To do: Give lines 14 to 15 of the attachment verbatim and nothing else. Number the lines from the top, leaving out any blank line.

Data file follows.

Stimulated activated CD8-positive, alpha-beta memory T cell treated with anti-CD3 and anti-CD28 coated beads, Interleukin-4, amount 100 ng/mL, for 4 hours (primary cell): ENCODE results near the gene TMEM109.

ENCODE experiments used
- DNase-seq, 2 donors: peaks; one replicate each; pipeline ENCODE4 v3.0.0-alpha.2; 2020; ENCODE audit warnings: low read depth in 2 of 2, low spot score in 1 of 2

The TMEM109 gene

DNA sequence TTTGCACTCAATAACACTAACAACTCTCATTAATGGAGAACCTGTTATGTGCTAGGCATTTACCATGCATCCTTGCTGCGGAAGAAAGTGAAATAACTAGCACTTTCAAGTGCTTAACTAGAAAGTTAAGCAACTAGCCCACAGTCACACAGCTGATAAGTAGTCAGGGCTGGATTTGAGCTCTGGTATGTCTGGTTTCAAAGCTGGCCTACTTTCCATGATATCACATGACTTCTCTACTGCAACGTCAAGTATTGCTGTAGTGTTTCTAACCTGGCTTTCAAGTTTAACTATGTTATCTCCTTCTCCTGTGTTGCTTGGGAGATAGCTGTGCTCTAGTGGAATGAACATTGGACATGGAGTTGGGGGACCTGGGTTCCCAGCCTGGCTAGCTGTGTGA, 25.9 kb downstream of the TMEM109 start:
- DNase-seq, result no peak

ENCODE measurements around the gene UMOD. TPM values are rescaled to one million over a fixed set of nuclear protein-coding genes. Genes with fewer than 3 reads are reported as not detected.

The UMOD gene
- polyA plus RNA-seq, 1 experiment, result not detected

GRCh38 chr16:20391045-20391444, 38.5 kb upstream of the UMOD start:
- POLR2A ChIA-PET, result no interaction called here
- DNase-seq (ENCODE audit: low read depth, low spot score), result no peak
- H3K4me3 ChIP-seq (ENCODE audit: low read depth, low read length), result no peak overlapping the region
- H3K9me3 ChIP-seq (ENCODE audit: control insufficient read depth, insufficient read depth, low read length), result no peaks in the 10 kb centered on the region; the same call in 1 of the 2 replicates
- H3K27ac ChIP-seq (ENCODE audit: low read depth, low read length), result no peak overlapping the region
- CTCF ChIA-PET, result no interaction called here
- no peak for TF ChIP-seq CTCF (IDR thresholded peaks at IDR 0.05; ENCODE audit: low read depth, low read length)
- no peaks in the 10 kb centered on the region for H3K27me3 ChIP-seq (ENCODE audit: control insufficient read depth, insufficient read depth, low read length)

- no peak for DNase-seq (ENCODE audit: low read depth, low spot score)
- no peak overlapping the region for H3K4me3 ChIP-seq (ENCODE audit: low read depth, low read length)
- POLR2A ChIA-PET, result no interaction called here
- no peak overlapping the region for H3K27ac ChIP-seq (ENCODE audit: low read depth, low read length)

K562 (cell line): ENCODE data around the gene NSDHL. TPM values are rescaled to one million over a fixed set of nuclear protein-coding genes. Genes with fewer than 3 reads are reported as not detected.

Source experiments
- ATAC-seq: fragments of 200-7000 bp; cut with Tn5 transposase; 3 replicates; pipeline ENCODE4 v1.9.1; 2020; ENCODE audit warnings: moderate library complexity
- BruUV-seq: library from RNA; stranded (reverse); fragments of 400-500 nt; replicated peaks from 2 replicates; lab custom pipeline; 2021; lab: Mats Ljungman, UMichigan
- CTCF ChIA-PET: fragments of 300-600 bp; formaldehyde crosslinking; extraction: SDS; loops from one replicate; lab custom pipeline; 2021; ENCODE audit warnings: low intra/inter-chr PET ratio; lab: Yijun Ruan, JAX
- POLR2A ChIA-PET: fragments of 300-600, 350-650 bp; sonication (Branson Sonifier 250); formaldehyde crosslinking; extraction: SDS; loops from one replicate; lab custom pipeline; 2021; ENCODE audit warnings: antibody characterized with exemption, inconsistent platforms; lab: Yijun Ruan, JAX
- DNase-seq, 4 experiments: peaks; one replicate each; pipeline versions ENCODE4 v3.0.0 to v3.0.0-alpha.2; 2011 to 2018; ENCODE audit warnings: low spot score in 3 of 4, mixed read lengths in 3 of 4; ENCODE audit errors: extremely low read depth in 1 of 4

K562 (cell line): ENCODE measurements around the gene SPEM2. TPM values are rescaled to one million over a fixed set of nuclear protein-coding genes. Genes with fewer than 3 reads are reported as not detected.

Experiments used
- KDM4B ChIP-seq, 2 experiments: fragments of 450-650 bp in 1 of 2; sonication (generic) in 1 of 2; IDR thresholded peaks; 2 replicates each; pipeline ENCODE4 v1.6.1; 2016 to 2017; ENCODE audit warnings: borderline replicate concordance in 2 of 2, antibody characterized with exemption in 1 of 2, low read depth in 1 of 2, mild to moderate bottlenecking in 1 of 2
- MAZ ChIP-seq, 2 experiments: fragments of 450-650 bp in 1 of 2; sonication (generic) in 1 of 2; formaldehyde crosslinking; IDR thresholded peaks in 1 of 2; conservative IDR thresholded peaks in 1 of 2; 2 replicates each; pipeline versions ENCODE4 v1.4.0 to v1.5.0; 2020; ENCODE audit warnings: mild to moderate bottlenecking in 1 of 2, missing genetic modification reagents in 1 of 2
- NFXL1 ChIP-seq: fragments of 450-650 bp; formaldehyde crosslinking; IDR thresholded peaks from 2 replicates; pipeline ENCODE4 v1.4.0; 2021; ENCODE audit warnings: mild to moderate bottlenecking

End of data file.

- H3K9me3 ChIP-seq (ENCODE audit: control insufficient read depth, insufficient read depth, low read length), result no peaks in the 10 kb centered on the region; the same call in 1 of the 2 replicates
- H3K27ac ChIP-seq (ENCODE audit: low read depth, low read length), result no peak overlapping the region